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Best Laid Plans . . .

A short story by Harvey Grund

Oscar Ramirez smashed another spent cigarette, his third in the past hour, into the overflowing ashtray on the kitchen counter. Grey curlicues of smoke from this last contribution, hanging in the air all around him, went unnoticed. His mind was far too cluttered this evening to worry about the tongue lashing he would get, for smoking in the house, as soon as Tony stepped in from the garage.

If, that is, Tony came home at all this evening. The argument this morning had been brutal and had culminated in a literal slap to Tony's beautiful, tanned-by-God cheek. A slap that, to Oscar's disappointment, was not returned or responded to in any significant way. Tony's only reaction was his arrogant, I can control MYself smirk, and a rapid exit through the garage door.

Oscar was being a "bitch!" He not only admitted it, he was working hard at it.

For the last month the type of scene that played out this morning, always skillfully instigated by Oscar, had become an almost daily staple in the Chulati-Ramirez household. It was the only way Oscar could think of to get himself kicked out of Tony's life. He loved Tony far too much for the truth. But it seemed now, this evening, the truth would have to come out. Events had transpired and promises and commitments had been made. Oscar could only hope that at the end of this evening the last thing he would see was the contemptuous smirk. If he saw the other look, Tony's hurt look, Oscar was certain his resolve would shatter like an earthenware crock dropped on the kitchen floor.

A car turning into the gravel driveway snapped Oscar out of his reverie and, without even thinking about what he was doing, he threw open the kitchen window and tried to fan the still resident smoke out of the window. The clank of the overhead garage door starting to open coincided with the chunk of the kitchen window slamming closed as Oscar realized that this was what he wanted - a fight - and a fight over a smokey kitchen was as good, for his purposes, as any.

Seconds later, Tony literally exploded into the room, his Armani suitcoat flew onto the kitchen table and he rushed over toward Oscar.

Oscar braced himself against the attack. Thoughts flew through his mind at computer speed: 'He must have found out somehow, but how could he?' 'He had someone watching me, reporting to him where I went, what I did, God forbid, who I did it with.'. 'He's going to kill me - literally kill me!' 'But he's smiling. His hands and arms are open.' 'Is he happy to get rid of me? Maybe the smile is a phony. He's so good at hiding his real feelings. When he gets close enough to me the smile will go away and he's going to beat the shit out of me.'

Tony grabbed Oscar in a bear hug and easily lifted him off the floor. He spun himself around twice and set Oscar back down where he found him. The smile was still there, larger than life, he looked like a Mediterranean version of Lewis Carroll's Cheshire cat.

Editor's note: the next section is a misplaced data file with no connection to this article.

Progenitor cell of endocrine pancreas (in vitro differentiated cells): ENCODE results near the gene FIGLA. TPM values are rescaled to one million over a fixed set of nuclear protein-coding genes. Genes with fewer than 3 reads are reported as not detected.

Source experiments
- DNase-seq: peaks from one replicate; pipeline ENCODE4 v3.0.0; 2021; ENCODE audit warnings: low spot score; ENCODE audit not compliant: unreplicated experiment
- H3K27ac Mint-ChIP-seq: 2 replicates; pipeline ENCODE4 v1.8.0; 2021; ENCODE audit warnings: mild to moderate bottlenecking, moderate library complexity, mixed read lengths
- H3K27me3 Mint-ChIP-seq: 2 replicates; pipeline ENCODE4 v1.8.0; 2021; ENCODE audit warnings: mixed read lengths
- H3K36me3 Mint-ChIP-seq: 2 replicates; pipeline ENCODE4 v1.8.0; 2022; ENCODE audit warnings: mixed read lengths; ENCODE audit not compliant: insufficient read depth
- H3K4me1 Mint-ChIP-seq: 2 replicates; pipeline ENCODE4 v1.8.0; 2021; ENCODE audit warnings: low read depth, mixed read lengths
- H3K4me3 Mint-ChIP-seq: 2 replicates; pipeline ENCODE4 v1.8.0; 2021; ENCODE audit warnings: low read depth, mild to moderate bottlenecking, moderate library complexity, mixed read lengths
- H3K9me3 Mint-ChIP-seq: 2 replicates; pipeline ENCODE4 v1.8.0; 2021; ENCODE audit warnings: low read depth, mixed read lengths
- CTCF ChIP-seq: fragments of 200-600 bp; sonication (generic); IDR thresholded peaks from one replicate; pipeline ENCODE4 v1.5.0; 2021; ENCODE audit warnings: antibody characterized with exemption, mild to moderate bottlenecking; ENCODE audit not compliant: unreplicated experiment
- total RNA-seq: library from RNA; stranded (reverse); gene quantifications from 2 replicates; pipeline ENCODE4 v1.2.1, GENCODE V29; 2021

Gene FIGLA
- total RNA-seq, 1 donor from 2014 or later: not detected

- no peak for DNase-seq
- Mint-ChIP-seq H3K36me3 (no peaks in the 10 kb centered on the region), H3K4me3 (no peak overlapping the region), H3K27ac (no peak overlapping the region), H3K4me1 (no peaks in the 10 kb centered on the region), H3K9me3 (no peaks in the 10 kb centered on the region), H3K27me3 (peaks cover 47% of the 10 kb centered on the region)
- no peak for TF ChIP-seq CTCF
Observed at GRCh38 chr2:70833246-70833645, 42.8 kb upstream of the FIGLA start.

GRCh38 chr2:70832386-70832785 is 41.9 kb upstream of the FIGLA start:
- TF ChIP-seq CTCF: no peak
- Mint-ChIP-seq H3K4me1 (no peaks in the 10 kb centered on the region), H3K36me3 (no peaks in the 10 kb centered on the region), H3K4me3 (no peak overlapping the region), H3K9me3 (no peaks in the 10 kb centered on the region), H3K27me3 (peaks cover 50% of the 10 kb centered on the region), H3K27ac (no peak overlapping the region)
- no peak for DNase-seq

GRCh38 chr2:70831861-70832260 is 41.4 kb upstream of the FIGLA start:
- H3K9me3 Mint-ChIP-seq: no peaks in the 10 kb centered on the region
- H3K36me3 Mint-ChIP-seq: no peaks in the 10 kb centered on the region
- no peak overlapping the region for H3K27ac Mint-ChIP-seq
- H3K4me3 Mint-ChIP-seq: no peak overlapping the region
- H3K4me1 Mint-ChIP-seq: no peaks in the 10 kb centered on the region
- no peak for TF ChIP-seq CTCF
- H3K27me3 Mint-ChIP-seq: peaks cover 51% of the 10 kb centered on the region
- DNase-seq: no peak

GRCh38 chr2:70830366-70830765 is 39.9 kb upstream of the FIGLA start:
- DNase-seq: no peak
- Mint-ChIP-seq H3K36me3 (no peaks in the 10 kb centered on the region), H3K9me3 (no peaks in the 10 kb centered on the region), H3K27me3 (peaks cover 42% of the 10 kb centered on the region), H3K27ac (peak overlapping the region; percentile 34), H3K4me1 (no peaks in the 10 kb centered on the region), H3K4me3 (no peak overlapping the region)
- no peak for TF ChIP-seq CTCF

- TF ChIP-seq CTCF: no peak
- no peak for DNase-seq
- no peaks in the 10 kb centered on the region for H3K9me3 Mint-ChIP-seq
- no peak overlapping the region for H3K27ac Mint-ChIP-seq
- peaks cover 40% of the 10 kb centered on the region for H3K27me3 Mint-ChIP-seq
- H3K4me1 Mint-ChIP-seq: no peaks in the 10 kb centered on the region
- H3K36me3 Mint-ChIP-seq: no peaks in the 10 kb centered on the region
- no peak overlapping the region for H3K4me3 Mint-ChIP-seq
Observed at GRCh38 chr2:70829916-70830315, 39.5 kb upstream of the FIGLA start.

"Oscar," he crooned the name more than saying it, and placed one large hand on each of Oscar's delicate upper arms, holding him at arms length like you would a child you were about to scold or praise, "something wonderful!"

Oscar couldn't help himself - his heart melted, first at the physical contact then at the sound of his name rolling from that tongue, that mouth.

"You certainly seem happy!" Oscar understated. "What did you do, win the Lottery?"

"Yes!" Tony almost shrieked the word. "Yes love, I did . . . WE did! We won $20,000,000 dollars." The words started rushing out now. "In last nights drawing, remember I went at the last minute down to Rosatti's Quick Mart and got a ticket. And that's what's so amazing, I only bought one ticket. Millions of people buy bunches of tickets every night and I did it with just one ticket. This must be a sign. God must be sending a message. 'Tony, he must be saying, you're not a bad guy . . . for a faggot, so here's some money to make yourself happy and to make your family happy, and to make your lover Oscar happy, and don't forget to give some to Father Carlucci down at St. Pats.' God, Oscar, do you realize what this means? We can quit our jobs, we can go anywhere, we can do almost anything. Oscar! Oscar? What's wrong, you look like you're out in geosynchronous orbit somewhere."

'We won $20,000,000 dollars,' that was all Oscar heard. Perhaps all he needed to hear. His thoughts once again overwhelmed him, leaving him, if only for seconds, unaware of his surroundings: 'WE won,' he said. He didn't say 'I won' he said 'WE.' My God this beautiful, beautiful man loves me so much he'll share this fortune. Share it with ME, after I've been such a bitch. And I was going to throw him over for . . . for a woman! What was I thinking? I have to find her tomorrow, tonight, and tell her its over . . . no! No I don't have to ever see her again. So what if the deposit is paid on the apartment. They can keep the deposit - she can keep the apartment. I know this will hurt her, especially after this afternoon. 'The first day of the rest of our lives' she called it. How corny can you get. Sorry Maria, I got a life here with Tony. My Tony who loves me so much . . .Tony!

"Tony!" Oscar smiled his most sincere smile. "I'm so happy!"

(c) Harvey Grund, 8/30/98